35+ Years of Freedom of Information Action

The United States and the North Korea Nuclear Threat

The first Trump-Kim summt in Singapore, June 12, 2018

Published: Feb 26, 2019
Briefing Book #664

By Robert A. Wampler, Ph.D.

For more information, contact:
202-994-7000 or nsarchiv@gwu.edu

U.S. Attempts to Blunt North Korea’s Nuclear Threat Have a Complex History

Republican and Democratic Presidents Shared Concerns over Nukes and Regional Instability

Declassified Records Reflect Military, Economic, and Diplomatic Challenges

Washington D.C., February 26, 2019 – Prior U.S. administrations from both political parties wrestled intensively with complex security, economic, and diplomatic challenges in trying to rein in successive North Korean dictators’ nuclear ambitions, a review of declassified documentation makes clear. Today, the National Security Archive at The George Washington University presents an array of records from the Nixon, Bush 41, and Clinton administrations that describe the many concerns and tests that have confronted U.S. policymakers and negotiators alike.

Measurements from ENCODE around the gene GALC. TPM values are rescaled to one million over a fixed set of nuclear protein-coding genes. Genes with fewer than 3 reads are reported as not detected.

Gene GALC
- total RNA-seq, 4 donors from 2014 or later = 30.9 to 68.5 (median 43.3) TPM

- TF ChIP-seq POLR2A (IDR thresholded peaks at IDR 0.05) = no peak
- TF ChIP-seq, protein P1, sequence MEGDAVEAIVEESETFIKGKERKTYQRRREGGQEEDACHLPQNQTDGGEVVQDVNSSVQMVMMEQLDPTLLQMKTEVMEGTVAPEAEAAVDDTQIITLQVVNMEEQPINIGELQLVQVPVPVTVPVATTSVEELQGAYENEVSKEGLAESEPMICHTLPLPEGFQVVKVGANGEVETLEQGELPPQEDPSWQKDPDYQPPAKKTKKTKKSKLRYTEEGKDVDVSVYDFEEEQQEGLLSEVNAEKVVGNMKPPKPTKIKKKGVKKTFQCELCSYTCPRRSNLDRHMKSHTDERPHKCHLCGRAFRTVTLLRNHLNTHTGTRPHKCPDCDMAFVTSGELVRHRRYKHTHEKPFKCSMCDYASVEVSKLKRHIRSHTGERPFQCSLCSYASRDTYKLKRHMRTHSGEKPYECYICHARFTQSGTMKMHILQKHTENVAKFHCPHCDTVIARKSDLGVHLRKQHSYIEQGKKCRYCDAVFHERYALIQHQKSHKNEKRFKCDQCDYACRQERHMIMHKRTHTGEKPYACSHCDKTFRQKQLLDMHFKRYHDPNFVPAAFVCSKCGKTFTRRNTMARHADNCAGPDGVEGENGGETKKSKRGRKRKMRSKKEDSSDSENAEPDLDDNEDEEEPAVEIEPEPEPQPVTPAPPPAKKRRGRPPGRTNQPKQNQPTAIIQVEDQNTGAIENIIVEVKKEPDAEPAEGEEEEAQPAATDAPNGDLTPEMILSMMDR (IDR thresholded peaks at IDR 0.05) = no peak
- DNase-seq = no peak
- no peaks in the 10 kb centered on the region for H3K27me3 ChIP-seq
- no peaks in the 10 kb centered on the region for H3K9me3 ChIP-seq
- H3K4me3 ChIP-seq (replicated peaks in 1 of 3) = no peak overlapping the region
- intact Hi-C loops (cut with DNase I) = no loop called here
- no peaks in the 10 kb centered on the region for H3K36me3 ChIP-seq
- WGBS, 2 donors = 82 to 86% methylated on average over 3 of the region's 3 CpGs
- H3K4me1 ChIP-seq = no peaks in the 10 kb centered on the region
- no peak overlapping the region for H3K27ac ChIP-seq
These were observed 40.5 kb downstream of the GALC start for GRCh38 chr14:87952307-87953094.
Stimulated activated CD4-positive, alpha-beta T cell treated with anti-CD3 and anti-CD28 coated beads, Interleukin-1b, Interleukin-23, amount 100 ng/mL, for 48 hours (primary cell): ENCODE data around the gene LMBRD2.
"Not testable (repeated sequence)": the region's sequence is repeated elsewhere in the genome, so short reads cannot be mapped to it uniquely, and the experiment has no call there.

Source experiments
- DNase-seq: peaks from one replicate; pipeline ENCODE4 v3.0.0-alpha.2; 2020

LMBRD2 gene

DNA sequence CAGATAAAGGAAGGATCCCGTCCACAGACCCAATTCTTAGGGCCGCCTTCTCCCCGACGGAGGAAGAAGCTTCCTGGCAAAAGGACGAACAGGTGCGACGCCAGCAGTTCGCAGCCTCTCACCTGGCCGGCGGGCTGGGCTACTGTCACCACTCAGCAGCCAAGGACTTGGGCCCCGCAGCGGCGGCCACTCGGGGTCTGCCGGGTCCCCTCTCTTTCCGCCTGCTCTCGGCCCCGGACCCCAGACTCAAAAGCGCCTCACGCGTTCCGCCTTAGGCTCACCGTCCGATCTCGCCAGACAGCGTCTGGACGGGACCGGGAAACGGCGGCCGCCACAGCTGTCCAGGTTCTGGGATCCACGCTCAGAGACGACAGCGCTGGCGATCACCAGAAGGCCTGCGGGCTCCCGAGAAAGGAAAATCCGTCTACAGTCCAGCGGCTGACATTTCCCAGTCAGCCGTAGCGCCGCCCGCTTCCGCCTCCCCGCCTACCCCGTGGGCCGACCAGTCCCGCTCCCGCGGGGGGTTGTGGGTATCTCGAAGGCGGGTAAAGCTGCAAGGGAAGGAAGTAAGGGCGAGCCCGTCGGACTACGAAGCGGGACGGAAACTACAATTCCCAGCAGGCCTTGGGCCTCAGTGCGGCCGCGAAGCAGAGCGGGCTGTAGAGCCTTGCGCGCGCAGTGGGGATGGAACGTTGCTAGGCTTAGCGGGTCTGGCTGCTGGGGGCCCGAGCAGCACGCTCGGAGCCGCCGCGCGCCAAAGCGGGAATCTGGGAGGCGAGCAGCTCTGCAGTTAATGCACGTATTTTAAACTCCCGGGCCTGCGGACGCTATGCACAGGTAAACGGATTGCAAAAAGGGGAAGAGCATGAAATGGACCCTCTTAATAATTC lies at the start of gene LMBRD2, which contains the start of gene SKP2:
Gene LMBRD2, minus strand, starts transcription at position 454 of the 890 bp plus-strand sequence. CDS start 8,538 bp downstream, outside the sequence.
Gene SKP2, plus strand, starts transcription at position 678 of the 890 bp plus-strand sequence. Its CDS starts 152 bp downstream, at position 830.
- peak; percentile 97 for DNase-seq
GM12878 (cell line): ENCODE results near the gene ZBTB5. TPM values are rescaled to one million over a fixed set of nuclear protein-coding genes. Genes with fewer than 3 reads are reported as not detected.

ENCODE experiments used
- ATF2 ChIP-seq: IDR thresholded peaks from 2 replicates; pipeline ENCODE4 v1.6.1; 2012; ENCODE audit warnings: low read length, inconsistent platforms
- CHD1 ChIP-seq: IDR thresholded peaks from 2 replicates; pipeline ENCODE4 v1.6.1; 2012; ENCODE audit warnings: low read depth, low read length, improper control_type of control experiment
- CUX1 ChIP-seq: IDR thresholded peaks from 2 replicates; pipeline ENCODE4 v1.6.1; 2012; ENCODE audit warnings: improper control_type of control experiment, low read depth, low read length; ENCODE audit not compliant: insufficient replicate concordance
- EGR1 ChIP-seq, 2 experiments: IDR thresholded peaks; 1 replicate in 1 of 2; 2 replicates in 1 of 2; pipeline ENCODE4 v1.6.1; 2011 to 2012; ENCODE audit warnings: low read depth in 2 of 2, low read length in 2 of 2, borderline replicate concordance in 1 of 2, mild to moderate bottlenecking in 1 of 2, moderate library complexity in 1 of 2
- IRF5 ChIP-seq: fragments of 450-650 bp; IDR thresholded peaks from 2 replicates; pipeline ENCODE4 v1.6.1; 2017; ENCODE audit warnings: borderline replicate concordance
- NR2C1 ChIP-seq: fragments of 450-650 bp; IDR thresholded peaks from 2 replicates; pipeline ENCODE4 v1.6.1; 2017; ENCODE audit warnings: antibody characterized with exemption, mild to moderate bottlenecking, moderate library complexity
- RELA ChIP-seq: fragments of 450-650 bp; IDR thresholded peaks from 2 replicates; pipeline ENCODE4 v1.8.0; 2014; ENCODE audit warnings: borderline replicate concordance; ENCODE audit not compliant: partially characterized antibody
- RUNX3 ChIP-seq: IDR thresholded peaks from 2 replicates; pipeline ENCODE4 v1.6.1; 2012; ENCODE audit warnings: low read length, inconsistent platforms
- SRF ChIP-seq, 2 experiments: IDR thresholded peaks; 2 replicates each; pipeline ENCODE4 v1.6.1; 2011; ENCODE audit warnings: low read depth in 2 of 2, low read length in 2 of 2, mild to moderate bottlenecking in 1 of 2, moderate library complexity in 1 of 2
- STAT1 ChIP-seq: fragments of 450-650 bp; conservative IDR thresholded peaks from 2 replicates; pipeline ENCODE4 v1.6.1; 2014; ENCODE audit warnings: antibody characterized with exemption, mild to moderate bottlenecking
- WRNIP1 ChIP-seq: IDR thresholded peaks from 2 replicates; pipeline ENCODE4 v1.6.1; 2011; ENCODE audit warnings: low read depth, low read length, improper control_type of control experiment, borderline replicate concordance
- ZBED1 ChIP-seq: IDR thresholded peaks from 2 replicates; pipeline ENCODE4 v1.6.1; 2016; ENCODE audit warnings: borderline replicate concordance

These records provide essential historical context for the upcoming February 27-28 meeting in Hanoi between President Donald J. Trump and North Korean leader Kim Jong Un. They underscore the recognition that war with North Korea would mean immense casualties; the concern of officials such as Defense Secretary Dick Cheney that diplomatic strategy not be jeopardized by discussions of military action; the realization that bilateral diplomacy had to go hand-in-hand with multilateral negotiations; the recognition that China’s critical role cannot be overlooked; and the awareness that the larger question of stability on the Korean peninsula and the wider region would inevitably encompass non-nuclear concerns as well, notably the economic viability of the North.

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The United States and the North Korea Nuclear Threat